There was an element of the unknown walking into Marvel Stadium on Friday night.
A new coach for the first time in a decade, prime time against a very, very good side, and the lingering question of how the playing group would respond after a week unlike anything they’d experienced before.
Handily, Richmond is a side I enjoy watching and feel I have a good grasp on in terms of game style, so North Melbourne’s adjustments were able to really stand out.
You can subscribe to The Shinboner via email on your right (on desktop) or below this post (on mobile). A big thank you to the recent increase in subscribers. If you’re on Twitter you can follow me @rickm18 and to share this post on social media, you can use any of the buttons at the bottom of this post.
And I’m always open to suggestions for posts and topics you’d like to see covered. Feel free to hit me up any time. I know this part is copied and pasted every time but I’m always genuinely grateful people choose to read.
To venture into really dangerous, look-at-me areas after just one game, I want to toot my own horn by going back to what I wrote after Round 6 in debating where North should go from here:
“The most important thing to make clear, is the main area for improvement with this side will come from consistently being drilled in a game style which accentuates strengths and, perhaps more importantly, hides weaknesses.”
While there were no wholesale changes to the overall game style, there were subtle tweaks which paid off handsomely. Three of them in fact, to go with arguably the most striking thing – how clear every player was with their role, and most importantly how disciplined everyone was.
Let’s start with the general game plan.
North’s objective was to stop Richmond from getting out into space and swarming forward in waves like they do so well at their best.
That started from the contest. Richmond opted to drop an extra behind the ball, which leaves an opposition with three options:
- Go and man it up
- Have your own extra defender
- Use your extra around the contest
North opted to go with number three. The theory from North was their pressure around the ball would be good enough to stop Richmond from getting to the outside and surging forward. This renewed focus on intense pressure was the first subtle tweak to the style.
It worked to perfection. Richmond’s seven goals in the first three quarters came from, in chronological order: a free kick, a Dusty special, a scrambled in-board kick, a downfield free, a push in the back against Dusty which wasn’t paid, a Dusty snap from nowhere, and a contested Castagna mark from slow play. Very little from structure or system, just individual moments, and an opposition will live with that.
Then when North had the ball, the second and third tweaks revealed themselves. And ‘tweak’ probably isn’t even the right word; the more accurate description would be to call it a simplification.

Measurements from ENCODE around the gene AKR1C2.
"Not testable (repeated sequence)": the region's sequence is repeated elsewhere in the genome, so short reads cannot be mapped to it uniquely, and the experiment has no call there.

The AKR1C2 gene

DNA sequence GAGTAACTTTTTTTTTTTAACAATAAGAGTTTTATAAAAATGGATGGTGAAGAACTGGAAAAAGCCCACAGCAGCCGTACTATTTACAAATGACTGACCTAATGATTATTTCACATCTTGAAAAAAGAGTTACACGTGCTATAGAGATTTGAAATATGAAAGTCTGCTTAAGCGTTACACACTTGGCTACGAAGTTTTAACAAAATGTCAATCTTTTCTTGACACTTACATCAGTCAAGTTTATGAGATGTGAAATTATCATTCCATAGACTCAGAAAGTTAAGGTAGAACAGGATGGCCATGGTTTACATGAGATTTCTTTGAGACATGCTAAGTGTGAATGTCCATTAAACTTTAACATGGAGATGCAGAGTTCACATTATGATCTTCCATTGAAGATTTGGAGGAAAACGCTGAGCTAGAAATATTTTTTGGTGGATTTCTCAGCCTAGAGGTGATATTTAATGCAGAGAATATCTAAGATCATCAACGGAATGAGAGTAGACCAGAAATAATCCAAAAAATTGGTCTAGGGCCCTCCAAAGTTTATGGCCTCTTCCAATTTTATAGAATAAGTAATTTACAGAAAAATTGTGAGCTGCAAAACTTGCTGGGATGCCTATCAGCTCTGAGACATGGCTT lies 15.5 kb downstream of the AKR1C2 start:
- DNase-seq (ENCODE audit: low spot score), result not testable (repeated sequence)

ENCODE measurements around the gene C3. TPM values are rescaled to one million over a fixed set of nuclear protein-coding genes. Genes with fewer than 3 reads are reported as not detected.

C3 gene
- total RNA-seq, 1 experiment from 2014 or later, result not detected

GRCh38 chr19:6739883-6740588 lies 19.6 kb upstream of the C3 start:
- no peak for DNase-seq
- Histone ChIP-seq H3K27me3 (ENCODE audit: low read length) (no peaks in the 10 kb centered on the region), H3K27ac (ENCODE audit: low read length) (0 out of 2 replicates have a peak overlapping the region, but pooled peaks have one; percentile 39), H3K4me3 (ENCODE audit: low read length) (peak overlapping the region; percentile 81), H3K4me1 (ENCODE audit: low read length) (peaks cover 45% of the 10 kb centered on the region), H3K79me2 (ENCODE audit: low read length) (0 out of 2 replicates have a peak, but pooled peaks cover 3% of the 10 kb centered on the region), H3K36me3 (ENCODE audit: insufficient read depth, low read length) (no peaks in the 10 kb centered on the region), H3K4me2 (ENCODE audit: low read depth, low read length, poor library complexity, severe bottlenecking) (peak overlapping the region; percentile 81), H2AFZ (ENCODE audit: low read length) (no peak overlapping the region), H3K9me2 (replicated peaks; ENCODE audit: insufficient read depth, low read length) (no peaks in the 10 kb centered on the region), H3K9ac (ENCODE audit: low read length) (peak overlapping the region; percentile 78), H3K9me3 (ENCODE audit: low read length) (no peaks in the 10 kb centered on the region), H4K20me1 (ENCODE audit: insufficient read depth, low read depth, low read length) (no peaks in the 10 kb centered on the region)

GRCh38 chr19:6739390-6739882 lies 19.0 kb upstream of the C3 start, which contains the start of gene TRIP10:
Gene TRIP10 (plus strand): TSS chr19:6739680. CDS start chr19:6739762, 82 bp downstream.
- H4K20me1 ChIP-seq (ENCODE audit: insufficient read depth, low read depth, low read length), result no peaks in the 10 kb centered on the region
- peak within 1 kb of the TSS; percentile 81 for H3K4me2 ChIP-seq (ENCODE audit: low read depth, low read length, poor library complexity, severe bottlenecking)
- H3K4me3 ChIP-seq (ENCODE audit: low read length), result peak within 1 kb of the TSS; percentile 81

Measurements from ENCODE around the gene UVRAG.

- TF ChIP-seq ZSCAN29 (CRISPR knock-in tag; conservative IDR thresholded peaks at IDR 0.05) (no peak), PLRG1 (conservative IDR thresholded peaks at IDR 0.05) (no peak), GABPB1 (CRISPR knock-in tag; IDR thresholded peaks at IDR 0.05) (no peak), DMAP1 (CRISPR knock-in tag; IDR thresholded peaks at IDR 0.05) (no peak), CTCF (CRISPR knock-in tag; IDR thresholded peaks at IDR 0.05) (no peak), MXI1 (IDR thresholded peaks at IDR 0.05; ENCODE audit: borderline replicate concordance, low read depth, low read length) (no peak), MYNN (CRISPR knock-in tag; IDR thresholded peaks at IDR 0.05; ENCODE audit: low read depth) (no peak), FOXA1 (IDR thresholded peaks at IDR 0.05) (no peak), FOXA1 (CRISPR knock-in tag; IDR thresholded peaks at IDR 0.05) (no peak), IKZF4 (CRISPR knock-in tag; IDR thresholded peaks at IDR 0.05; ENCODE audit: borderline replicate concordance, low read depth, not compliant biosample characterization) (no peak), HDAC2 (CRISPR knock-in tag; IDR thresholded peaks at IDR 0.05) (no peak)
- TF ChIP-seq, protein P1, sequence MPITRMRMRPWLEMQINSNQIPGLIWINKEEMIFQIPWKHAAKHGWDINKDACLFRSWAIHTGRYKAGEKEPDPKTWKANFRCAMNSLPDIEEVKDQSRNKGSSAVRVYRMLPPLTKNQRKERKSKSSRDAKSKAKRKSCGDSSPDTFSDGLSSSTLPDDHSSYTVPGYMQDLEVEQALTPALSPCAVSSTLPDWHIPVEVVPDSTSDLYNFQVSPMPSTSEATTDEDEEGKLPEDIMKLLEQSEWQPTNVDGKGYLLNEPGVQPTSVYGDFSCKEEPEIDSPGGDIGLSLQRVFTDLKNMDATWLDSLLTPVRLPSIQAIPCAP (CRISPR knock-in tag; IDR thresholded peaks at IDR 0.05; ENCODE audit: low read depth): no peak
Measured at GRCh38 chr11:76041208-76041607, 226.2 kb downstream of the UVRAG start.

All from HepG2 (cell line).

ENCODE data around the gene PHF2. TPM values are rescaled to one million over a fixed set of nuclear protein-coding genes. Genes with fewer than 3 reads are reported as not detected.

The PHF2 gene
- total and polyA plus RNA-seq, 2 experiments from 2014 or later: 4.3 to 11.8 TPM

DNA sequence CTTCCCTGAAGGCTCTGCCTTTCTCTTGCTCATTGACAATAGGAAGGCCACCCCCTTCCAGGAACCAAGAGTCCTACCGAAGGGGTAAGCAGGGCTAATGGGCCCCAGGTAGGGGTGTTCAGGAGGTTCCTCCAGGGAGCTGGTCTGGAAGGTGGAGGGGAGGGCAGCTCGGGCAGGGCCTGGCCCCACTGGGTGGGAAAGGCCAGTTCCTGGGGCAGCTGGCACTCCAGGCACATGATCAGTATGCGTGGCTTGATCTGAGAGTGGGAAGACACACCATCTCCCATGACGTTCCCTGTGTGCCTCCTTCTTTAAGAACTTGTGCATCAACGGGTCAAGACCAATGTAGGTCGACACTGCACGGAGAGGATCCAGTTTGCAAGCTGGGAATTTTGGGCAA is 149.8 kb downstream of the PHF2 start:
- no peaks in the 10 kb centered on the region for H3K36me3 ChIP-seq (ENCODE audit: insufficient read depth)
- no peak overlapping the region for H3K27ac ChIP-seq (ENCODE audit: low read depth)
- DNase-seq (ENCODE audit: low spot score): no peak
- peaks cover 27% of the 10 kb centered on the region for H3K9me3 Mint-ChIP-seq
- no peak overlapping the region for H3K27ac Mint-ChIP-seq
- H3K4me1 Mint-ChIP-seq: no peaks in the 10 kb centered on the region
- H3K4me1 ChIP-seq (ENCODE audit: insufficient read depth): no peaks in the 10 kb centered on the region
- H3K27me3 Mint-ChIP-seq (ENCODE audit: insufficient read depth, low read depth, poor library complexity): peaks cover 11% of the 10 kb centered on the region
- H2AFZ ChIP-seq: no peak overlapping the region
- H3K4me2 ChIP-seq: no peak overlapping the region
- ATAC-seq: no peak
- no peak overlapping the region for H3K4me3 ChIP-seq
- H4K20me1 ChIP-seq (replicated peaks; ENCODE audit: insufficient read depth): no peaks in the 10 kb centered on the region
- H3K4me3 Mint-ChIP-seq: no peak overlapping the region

A common theme of mine is to put players in the best possible position to highlight their strengths. North has marking power, relishes the contest, and isn’t the fastest team.
So, when North had possession, they went direct – to the marking power. They went to pack situations – where marking power has the best chance to shine. They brought numbers to the fall of the ball – to make it a contest, and stop Richmond from any quick rebound. Football can be very simple sometimes.
The key to making this direct play work was for the forwards to do the dirty work and lose as few aerial contests as possible when they were outnumbered.
It largely fell to Ben Brown, and as the great man @RestingPlayers pointed out on Twitter, Brown did just that, losing only one of seven contests. This wasn’t an Aliir situation from a fortnight ago.
And perhaps the most important tweak, especially as it pertains to playing Richmond, was how the handball was used.
North had a higher kick-to-handball ratio than most weeks this season, but of more importance was when they did handball, it was with purpose.
I’m not exaggerating in the slightest when I say Richmond’s first layer of pressure around the ball has influenced the last three years of the competition. It’s incredibly suffocating when on point, and attempting to handball through it is football suicide.
But if you break that first layer of pressure (easier said than done), suddenly you can control the game. Because then there’s open space to play with, and Richmond are scrambling, playing catch up to try and chase you down.
This is just one of many passages of play which illustrate how North used the handball. The first handball from Cunnington to Atley has the Richmond layer moving out wide, and then Atley’s return finds Cunnington in plenty of space to deliver a long ball forward.
(This passage of play would have been perfect to show with behind the goals vision, because North’s defensive work after Richmond gained possession was superb. Alas.)
It’s just one week and it’s best not to get carried away – unless you’re me and want to highlight a few lines which you believe were proven right, but I digress.
Ultimately the most promising thing to take out of Friday night was the game style simplifications put the players in the best possible position to show their strengths.
To change that in the space of six days is a massive tick to the coaching staff.